To Prune, or Not to Prune? A Master Gardener’s Perspective

Gardening is always a bit like refereeing, but even seasoned 'coaches' wonder what should be pruned and when.

Pruning Sheares on a wooden bench with work gloves
To Prune, or Not to Prune? A Master Gardener’s Perspective
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About the Author

Sean James

Sean James

Sean James is a horticultural instructor at Mohawk College and President of Fern Ridge Landscaping. He is a graduate of Niagara Parks School of Horticulture. He is Chair of Landscape Ontario's Environmental Stewardship Committee and Co-founder of the Halton-Peel BioDiversity Network. He sits on the Perennial Plant Association's Environmental Committee.

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Generally speaking, pruning in the spring promotes vigor and pruning in the fall retards vigour. Therefore, if you have a woody plant that needs to be more robust – such as a shrub or a small tree – you should either remove 1/3 of the growth, or coppice the plant, in early spring – as soon as the
snow is gone.

Coppicing is the practice of cutting an old or overgrown shrub ALL the way back to the ground – almost below! – to rejuvenate it. Don’t be shy! This can be done with most deciduous, multi-stem non-variegated shrubs, but avoid coppicing Lilacs and Potentillas.

Fall Pruning

If you have fruit trees and crabapples you’ll find they have less sucker growth if they’re pruned anytime after mid-August. With plum trees, pruning in late summer or early fall will also prevent the spread of the fungus known as black knot. This is especially important for the Schubert Cherry, which can be killed by the disease in just a few years.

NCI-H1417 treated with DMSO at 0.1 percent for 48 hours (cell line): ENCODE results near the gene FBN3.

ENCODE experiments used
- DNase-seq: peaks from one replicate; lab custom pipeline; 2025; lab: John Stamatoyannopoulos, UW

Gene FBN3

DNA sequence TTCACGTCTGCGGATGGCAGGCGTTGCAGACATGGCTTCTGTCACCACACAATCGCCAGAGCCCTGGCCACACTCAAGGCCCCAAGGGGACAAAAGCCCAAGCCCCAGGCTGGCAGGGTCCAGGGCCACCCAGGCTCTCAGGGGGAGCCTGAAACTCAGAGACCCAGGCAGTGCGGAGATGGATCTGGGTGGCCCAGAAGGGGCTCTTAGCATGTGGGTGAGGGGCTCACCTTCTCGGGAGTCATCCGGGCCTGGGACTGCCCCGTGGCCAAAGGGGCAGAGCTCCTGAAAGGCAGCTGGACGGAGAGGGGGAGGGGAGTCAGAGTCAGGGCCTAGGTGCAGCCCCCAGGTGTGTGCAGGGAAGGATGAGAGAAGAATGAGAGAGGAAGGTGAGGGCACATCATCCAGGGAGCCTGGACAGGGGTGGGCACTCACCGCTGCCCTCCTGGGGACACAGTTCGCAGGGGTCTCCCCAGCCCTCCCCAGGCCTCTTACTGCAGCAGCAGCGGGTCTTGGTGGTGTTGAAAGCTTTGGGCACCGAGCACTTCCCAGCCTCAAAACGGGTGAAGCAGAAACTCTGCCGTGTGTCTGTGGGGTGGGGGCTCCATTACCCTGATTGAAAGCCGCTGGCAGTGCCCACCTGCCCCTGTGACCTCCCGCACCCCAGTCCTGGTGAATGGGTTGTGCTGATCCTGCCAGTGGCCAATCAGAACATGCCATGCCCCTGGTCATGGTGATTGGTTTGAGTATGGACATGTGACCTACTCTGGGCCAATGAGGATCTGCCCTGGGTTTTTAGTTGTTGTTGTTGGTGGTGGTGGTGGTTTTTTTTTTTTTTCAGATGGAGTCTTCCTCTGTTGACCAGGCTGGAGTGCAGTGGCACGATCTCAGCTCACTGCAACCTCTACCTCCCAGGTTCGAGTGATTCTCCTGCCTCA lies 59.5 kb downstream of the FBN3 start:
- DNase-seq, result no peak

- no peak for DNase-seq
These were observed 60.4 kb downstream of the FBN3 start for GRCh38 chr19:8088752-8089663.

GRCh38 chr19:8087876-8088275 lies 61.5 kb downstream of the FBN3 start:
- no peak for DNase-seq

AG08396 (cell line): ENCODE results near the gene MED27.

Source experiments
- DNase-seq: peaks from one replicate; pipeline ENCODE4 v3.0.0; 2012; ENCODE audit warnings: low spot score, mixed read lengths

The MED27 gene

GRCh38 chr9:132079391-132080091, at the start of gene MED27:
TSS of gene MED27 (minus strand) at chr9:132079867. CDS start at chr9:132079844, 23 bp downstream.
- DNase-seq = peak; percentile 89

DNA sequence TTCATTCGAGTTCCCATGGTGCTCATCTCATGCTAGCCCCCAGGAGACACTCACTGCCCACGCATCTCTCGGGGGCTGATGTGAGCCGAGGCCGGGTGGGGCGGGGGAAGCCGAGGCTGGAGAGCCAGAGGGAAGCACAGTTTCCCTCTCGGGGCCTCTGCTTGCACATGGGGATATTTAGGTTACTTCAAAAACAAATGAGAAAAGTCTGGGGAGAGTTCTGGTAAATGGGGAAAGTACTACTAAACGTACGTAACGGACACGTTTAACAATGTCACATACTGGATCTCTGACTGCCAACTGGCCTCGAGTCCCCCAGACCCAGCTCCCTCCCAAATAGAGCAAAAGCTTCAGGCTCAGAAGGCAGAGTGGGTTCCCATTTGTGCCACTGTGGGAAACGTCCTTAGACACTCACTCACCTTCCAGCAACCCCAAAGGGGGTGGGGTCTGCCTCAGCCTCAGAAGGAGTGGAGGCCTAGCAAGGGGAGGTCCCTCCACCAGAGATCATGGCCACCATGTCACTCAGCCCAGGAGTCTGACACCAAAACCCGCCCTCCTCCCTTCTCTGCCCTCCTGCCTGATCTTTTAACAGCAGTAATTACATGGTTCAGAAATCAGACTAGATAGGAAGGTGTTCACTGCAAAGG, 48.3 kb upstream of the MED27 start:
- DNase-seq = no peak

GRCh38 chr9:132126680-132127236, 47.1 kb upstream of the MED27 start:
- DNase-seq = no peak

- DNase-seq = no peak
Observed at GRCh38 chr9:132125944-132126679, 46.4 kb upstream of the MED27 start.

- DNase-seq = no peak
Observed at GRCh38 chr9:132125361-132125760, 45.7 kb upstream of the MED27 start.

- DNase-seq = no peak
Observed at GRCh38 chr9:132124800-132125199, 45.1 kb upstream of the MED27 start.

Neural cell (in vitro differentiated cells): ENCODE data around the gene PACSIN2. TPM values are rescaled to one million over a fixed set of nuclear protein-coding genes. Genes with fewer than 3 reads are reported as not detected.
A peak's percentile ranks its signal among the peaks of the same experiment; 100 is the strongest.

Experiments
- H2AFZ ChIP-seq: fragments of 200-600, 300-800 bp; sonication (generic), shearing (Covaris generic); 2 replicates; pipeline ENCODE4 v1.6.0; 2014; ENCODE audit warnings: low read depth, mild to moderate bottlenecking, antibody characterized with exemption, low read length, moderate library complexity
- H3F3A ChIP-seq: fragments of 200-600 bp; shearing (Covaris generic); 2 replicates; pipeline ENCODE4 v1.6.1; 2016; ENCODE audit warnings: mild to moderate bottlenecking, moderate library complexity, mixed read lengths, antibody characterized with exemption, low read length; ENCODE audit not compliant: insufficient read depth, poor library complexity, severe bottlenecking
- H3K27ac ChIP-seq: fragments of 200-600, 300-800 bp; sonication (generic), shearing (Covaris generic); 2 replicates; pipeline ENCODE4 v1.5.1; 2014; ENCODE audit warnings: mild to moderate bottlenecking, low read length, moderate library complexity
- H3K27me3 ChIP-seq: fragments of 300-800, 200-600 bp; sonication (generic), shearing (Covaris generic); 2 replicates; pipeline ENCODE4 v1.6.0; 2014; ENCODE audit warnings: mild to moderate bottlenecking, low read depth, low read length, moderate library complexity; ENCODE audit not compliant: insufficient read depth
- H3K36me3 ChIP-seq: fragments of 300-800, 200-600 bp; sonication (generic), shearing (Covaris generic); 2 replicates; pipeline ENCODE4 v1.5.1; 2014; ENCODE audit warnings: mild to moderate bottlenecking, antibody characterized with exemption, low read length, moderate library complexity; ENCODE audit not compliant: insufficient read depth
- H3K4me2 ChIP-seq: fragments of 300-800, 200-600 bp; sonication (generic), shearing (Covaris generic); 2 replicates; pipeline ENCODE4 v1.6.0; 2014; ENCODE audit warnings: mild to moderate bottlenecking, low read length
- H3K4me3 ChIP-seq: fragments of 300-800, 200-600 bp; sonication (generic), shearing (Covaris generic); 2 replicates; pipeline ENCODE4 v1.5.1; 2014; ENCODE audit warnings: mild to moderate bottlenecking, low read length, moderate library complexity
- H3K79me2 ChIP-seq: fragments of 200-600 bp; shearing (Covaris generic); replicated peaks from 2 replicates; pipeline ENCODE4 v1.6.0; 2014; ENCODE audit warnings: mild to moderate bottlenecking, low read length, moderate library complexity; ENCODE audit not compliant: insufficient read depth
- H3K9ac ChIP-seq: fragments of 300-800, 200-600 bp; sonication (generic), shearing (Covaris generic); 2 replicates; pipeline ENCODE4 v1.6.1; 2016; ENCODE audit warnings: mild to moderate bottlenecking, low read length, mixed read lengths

Pruning late in the year has the added benefit of preventing damage from snow loads on upright evergreens such as Cedars and Blue Arrow Junipers. The same goes for hedges – giving them a light shear to remove the fluffy bits will help prevent snow and ice from pulling the branches apart.


For the health of the tree and for reducing physical strain on your body, make sure that your pruning tools are clean and sharp. Regular spraying of the blades with a 5% bleach/95% water solution will help prevent disease spread.

It is also important to think about the shape of some plants. When pruning your hedges – for example – be sure to slope the sides so they are wider at the bottom than the top. This allows sunlight to reach the whole side of the plant, promoting thicker foliage from bottom to top.

We can do terrible things to plants when we’re pruning, and if we’re using power tools we can do terrible things faster. It never hurts to get a consultation on how to prune from a professional and – if you don’t have the time to do the work yourself – it’s well worth bringing someone in who has the experience and knowledge to do the job right.

Pruning should be the ultimate expression of art and science blended together. Proper pruning will increase your property value and preserve your landscape for years to come.



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